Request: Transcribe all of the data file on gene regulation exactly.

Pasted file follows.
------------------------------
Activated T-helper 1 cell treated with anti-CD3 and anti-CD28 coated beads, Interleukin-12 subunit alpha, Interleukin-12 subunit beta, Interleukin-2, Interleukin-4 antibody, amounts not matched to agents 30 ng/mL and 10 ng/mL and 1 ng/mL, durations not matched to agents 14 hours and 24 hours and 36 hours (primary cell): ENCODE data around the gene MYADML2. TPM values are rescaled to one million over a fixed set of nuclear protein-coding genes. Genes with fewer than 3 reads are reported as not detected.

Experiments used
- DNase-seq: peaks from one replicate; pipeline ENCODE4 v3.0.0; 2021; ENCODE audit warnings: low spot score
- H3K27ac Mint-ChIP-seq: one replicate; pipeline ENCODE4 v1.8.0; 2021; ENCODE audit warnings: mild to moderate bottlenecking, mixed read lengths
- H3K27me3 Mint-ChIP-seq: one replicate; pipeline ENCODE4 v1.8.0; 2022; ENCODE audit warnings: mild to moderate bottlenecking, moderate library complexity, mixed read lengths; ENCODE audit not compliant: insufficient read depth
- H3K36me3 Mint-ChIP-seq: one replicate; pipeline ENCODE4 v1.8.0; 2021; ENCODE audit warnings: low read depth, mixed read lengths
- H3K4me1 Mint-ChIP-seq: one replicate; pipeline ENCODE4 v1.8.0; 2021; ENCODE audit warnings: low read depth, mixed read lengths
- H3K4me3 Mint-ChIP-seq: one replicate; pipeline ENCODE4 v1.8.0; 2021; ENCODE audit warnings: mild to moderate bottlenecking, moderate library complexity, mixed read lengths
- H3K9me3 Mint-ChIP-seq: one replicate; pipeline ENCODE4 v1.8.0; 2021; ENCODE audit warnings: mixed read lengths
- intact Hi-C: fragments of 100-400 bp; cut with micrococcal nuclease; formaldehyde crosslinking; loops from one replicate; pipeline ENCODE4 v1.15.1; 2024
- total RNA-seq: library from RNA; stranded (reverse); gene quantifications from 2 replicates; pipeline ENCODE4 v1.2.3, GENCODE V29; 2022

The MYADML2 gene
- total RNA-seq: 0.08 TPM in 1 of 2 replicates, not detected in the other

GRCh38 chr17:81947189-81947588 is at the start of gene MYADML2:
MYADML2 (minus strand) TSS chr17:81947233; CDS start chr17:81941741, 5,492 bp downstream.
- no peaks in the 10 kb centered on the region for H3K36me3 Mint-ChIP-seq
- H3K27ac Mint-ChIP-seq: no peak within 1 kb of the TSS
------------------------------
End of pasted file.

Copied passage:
Activated T-helper 1 cell treated with anti-CD3 and anti-CD28 coated beads, Interleukin-12 subunit alpha, Interleukin-12 subunit beta, Interleukin-2, Interleukin-4 antibody, amounts not matched to agents 30 ng/mL and 10 ng/mL and 1 ng/mL, durations not matched to agents 14 hours and 24 hours and 36 hours (primary cell): ENCODE data around the gene MYADML2. TPM values are rescaled to one million over a fixed set of nuclear protein-coding genes. Genes with fewer than 3 reads are reported as not detected.

Experiments used
- DNase-seq: peaks from one replicate; pipeline ENCODE4 v3.0.0; 2021; ENCODE audit warnings: low spot score
- H3K27ac Mint-ChIP-seq: one replicate; pipeline ENCODE4 v1.8.0; 2021; ENCODE audit warnings: mild to moderate bottlenecking, mixed read lengths
- H3K27me3 Mint-ChIP-seq: one replicate; pipeline ENCODE4 v1.8.0; 2022; ENCODE audit warnings: mild to moderate bottlenecking, moderate library complexity, mixed read lengths; ENCODE audit not compliant: insufficient read depth
- H3K36me3 Mint-ChIP-seq: one replicate; pipeline ENCODE4 v1.8.0; 2021; ENCODE audit warnings: low read depth, mixed read lengths
- H3K4me1 Mint-ChIP-seq: one replicate; pipeline ENCODE4 v1.8.0; 2021; ENCODE audit warnings: low read depth, mixed read lengths
- H3K4me3 Mint-ChIP-seq: one replicate; pipeline ENCODE4 v1.8.0; 2021; ENCODE audit warnings: mild to moderate bottlenecking, moderate library complexity, mixed read lengths
- H3K9me3 Mint-ChIP-seq: one replicate; pipeline ENCODE4 v1.8.0; 2021; ENCODE audit warnings: mixed read lengths
- intact Hi-C: fragments of 100-400 bp; cut with micrococcal nuclease; formaldehyde crosslinking; loops from one replicate; pipeline ENCODE4 v1.15.1; 2024
- total RNA-seq: library from RNA; stranded (reverse); gene quantifications from 2 replicates; pipeline ENCODE4 v1.2.3, GENCODE V29; 2022

The MYADML2 gene
- total RNA-seq: 0.08 TPM in 1 of 2 replicates, not detected in the other

GRCh38 chr17:81947189-81947588 is at the start of gene MYADML2:
MYADML2 (minus strand) TSS chr17:81947233; CDS start chr17:81941741, 5,492 bp downstream.
- no peaks in the 10 kb centered on the region for H3K36me3 Mint-ChIP-seq
- H3K27ac Mint-ChIP-seq: no peak within 1 kb of the TSS